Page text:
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Barbenheimer or Oppenbarbie?

If you're doing a Barbie/Oppenheimer double feature, you'll have to see one of them first. So which one should it be?

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Image collage of Margot Robbie in Barbie contrasted with Cillian Murphy in Oppenheimer
Margot Robbie in Barbie (Warner Bros.); Cillian Murphy in Oppenheimer (Universal Pictures)
Graphic: The A.V. Club

It started out as a meme. Two films, seemingly so diametrically opposed, coming out on the same day; people were bound to blow it out of proportion. In one corner, we have Greta Gerwig’s Barbie, which brings Mattel’s iconic doll to life. In the other, we’ve got Christopher Nolan’s Oppenheimer, a biopic about the father of the atomic bomb.

They both, in their own way, deal with near-impossibilities in scale. Barbie has long been criticized for her measurements; stretch her out into a human-sized counterpart and she might not fall over, but she probably wouldn’t be very healthy. And Oppenheimer—well, 78 years later, it’s still hard to comprehend the vastness of the destruction wrought by the atomic bomb. That’s part of what makes the comparison actually work in a non-meme way. Despite their vast differences, Barbie and Oppenheimer make for a surprisingly complementary double feature. It’s a joke, but it’s not. AMC Theaters claims over 20,000 people have already bought tickets for back-to-back showings.


Still, among those who are on board for spending nearly five hours in a theater seat, there is one point of contention: Barbenheimer (that is, seeing Barbie first and Oppenheimer second) or Oppenbarbie (Oppenheimer first, Barbie second)?

The case for Barbenheimer

Barbenheimer offers the path of least resistance. When you walk out of Barbie, the prospect of spending another three hours in a movie theater probably won’t seem too bad. For all its meta social commentary, it’s still a fun movie that’ll leave you in a good mood when it’s over. And you’re definitely going to need to horde all the positive vibes you can get because, as Nolan said about Oppenheimer, “Some people leave the movie absolutely devastated. They can’t speak.” Ending with Oppenheimer lets you reflect on the horrors you’ve just seen, but it could overshadow Barbie, making that experience feel very, very far away.

Barbie | Main Trailer

The case for Oppenbarbie

Barbie star Issa Rae said it best: “Obviously you should see Oppenheimer first and then cleanse your palate with Barbie.” But Oppenbarbie is a much harder transition than Barbenheimer; you’re simply not going to want to sit through another movie after Oppenheimer. You’re probably not going to want to do much at all except go home and curl up into a ball, honestly. But if you do manage to drag yourself anywhere else, it might as well be Barbie. If any film has a chance of helping you decompress after an atomic bomb, it’s Gerwig’s hot pink love/hate letter to a doll.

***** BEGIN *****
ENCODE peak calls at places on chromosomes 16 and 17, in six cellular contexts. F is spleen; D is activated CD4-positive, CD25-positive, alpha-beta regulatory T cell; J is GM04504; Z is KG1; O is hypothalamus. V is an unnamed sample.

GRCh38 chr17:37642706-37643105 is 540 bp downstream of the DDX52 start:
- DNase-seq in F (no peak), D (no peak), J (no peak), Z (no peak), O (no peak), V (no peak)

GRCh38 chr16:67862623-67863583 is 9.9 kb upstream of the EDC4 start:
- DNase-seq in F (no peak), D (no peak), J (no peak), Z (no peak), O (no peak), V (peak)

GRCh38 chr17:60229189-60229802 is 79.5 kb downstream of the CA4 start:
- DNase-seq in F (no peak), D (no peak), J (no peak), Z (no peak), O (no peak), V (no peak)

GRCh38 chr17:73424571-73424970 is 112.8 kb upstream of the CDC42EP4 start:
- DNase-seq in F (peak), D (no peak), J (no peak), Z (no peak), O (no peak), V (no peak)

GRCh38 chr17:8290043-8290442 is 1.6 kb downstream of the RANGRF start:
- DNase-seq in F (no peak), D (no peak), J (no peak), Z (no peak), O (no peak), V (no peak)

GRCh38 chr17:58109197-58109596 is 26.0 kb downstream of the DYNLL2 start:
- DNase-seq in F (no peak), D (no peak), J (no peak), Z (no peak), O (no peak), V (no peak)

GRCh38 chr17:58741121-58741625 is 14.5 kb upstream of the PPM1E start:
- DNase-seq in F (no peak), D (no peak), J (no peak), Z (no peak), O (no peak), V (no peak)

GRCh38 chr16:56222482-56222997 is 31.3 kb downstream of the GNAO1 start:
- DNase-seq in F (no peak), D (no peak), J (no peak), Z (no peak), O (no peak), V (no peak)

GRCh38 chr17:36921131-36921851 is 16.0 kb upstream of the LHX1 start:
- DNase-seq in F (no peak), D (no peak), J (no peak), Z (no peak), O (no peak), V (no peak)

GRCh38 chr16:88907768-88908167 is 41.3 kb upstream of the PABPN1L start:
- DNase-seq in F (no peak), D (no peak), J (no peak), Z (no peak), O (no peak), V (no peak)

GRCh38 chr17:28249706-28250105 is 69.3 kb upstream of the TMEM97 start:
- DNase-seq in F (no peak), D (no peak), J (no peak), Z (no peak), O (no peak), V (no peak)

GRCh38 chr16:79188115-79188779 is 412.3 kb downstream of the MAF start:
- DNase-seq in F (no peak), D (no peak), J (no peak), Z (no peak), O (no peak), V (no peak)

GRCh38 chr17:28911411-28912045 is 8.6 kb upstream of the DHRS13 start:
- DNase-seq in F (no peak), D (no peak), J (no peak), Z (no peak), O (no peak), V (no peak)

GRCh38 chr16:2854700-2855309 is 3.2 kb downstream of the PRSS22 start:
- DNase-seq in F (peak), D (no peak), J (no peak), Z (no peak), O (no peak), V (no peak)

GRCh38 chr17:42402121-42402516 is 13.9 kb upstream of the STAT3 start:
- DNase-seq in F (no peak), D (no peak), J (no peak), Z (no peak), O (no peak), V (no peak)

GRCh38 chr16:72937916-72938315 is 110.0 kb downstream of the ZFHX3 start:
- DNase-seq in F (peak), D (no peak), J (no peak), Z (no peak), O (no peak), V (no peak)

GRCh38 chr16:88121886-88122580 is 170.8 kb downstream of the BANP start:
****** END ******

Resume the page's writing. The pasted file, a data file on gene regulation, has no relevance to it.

Oppenheimer | New Trailer

The verdict

It’s Oppenbarbie, no doubt. Going the Barbenheimer route is an act of either extreme shortsightedness or self-flagellation. You’re not thinking about the consequences of ending the night with a nuclear explosion or you’re thinking about it way too much. Whichever side you fall on, you’re still doing a disservice to Barbie. And you’re discounting that Barbie might actually help you process Oppenheimer.


We’re not recommending Oppenbarbie solely because it will help you forget Oppenheimer. (For one thing, that’s a pretty bad coping strategy.) Instead, we think Barbie’s gonzo depiction of the real world makes more sense when viewed through Oppenheimer’s historical context.

As Courtney Howard put it in her review of Barbie for The A.V. Club, “...when Stereotypical Barbie and a stowaway Ken (Gosling) arrive in Southern California, they face fish-out-of-water hijinks while dealing with humans’ dysfunctional nature stemming from patriarchal toxicity, loss of adolescence, and adult disillusionment.” It’s easier to understand how we got to that dysfunctional place when you’re still grappling with the fact that dropping nuclear bombs on over 200,000 innocents once seemed like the best—and perhaps only—option for ending a world war. It’s absurd, but it’s not.

And if you don’t believe us, just take it from Lynda Carter: